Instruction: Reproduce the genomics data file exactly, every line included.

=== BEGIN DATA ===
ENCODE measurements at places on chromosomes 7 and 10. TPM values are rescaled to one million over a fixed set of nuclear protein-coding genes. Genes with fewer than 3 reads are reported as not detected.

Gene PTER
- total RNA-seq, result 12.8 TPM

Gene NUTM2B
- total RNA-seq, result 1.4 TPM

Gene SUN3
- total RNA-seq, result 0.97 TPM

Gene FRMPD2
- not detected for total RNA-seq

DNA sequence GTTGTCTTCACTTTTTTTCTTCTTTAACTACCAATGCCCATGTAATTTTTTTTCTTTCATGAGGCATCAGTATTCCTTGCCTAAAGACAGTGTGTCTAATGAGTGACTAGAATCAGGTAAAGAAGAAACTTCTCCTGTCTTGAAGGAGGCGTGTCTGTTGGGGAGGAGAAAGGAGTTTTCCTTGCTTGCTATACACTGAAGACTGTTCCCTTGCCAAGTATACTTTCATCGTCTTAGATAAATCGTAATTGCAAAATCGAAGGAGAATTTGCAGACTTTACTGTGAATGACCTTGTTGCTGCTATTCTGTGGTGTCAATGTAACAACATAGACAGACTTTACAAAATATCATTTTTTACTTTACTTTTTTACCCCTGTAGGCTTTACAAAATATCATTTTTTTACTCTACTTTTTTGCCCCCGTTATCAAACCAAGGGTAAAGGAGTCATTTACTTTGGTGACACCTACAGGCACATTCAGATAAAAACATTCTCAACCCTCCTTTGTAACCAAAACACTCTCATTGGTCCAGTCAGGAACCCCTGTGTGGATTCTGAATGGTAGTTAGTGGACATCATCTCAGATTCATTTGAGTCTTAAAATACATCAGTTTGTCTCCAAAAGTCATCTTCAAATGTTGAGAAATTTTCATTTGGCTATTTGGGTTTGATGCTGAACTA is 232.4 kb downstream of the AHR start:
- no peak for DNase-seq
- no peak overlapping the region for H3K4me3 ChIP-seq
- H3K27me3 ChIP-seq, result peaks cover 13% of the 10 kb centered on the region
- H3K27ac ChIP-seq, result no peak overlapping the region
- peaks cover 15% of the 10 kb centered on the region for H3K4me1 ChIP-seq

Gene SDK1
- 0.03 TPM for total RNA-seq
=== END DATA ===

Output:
ENCODE measurements at places on chromosomes 7 and 10. TPM values are rescaled to one million over a fixed set of nuclear protein-coding genes. Genes with fewer than 3 reads are reported as not detected.

Gene PTER
- total RNA-seq, result 12.8 TPM

Gene NUTM2B
- total RNA-seq, result 1.4 TPM

Gene SUN3
- total RNA-seq, result 0.97 TPM

Gene FRMPD2
- not detected for total RNA-seq

DNA sequence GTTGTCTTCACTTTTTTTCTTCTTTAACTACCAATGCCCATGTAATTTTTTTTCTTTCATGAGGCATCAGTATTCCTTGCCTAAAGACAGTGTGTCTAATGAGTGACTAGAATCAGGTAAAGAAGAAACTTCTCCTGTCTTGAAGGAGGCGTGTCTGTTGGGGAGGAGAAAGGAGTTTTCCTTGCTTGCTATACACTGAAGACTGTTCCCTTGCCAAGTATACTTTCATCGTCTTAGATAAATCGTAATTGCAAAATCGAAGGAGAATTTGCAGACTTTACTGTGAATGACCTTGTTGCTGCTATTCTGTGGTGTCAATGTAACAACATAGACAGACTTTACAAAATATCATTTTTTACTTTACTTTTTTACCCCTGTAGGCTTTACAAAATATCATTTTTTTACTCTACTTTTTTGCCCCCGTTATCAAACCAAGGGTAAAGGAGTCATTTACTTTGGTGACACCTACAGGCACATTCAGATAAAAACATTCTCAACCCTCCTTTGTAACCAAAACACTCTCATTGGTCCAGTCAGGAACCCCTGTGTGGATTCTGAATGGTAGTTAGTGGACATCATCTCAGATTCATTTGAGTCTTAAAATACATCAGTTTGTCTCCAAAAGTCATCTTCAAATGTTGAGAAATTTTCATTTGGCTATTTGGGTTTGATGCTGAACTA is 232.4 kb downstream of the AHR start:
- no peak for DNase-seq
- no peak overlapping the region for H3K4me3 ChIP-seq
- H3K27me3 ChIP-seq, result peaks cover 13% of the 10 kb centered on the region
- H3K27ac ChIP-seq, result no peak overlapping the region
- peaks cover 15% of the 10 kb centered on the region for H3K4me1 ChIP-seq

Gene SDK1
- 0.03 TPM for total RNA-seq